Observing

Don’t miss the Geminid meteor shower 13–14 December 2018

13 December 2018 Ade Ashford

The December Geminid meteor shower is generally regarded as the richest and most reliable of the major annual shooting star displays. This year the predicted peak occurs close to 12h UT on 14 December, though high rates of activity should be encountered between 8pm GMT on Thursday, 13 December and 5pm GMT the following evening.

News

Interacting galaxies produce eye-shaped “tsunami” of stars

5 November 2016 Astronomy Now

Astronomers using the Atacama Large Millimetre/submillimetre Array (ALMA) have discovered a tsunami of stars and gas that is crashing midway through the disc of a spiral galaxy known as IC 2163. This colossal wave of material — which was triggered when IC 2163 recently sideswiped another spiral galaxy dubbed NGC 2207 — produced dazzling arcs of intense star formation that resemble a pair of eyelids.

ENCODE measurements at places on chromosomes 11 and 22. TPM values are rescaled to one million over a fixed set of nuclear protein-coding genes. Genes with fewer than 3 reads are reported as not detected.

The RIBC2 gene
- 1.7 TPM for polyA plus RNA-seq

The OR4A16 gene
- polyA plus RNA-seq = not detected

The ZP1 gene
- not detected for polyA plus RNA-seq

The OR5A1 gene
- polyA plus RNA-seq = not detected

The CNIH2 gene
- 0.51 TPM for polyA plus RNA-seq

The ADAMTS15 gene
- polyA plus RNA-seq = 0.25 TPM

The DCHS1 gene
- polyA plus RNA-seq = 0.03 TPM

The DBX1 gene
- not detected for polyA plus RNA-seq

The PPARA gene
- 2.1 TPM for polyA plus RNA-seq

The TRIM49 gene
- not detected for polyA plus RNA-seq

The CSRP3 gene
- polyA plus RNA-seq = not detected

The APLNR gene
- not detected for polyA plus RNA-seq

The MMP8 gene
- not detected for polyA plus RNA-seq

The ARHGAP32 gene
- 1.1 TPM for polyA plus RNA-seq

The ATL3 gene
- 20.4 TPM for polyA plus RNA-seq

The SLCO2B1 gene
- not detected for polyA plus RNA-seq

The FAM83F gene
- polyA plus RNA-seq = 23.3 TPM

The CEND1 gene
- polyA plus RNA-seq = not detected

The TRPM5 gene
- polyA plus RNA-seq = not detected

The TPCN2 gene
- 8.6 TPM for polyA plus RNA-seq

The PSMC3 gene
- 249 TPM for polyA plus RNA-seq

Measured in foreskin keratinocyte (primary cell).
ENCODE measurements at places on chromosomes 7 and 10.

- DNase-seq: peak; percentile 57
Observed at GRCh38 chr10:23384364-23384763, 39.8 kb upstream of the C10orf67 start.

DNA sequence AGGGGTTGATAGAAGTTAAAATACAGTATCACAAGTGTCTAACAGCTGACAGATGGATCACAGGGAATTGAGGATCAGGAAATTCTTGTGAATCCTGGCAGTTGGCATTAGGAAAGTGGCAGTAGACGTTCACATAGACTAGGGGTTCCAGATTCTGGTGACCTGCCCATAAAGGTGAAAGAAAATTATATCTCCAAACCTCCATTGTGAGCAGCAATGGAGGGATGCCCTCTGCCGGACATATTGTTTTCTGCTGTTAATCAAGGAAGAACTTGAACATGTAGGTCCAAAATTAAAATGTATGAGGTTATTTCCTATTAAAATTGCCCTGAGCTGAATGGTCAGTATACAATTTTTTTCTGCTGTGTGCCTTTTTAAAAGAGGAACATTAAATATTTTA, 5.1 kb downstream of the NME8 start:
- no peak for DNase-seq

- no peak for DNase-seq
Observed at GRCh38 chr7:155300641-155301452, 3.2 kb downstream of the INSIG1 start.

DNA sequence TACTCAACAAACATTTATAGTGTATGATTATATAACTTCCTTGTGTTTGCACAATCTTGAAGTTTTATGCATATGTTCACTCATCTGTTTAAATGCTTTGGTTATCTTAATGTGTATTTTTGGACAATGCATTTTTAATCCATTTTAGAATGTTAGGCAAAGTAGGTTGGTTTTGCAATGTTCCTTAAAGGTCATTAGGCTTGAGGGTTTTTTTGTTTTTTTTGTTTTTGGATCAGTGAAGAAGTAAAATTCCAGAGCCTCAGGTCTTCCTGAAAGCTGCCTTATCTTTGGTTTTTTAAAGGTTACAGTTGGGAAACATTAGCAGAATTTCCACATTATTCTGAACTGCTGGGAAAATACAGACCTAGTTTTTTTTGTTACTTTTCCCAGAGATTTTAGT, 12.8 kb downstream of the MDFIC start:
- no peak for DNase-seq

Observing

See planet Venus dazzle at greatest brilliancy in the pre-dawn sky

17 September 2015 Ade Ashford

Early risers wishing to see Venus as a dazzling ‘morning star’ need only glance low to the east in the pre-dawn sky. The planet reaches greatest brilliancy on Sunday, 20 September when, for a couple of mornings, it can be seen outshining brightest nighttime star Sirius in the southeast by a factor of seventeen times. Can you see your shadow cast by Venus?

Picture This

Buried in the heart of a giant

2 July 2015 Astronomy Now

This is a young open cluster of stars known as NGC 2367, an infant stellar grouping that lies at the centre of an immense and ancient structure on the margins of the Milky Way, captured by the Wide Field Imager (WFI) camera on the MPG/ESO 2.2-metre telescope at ESO’s La Silla Observatory in Chile.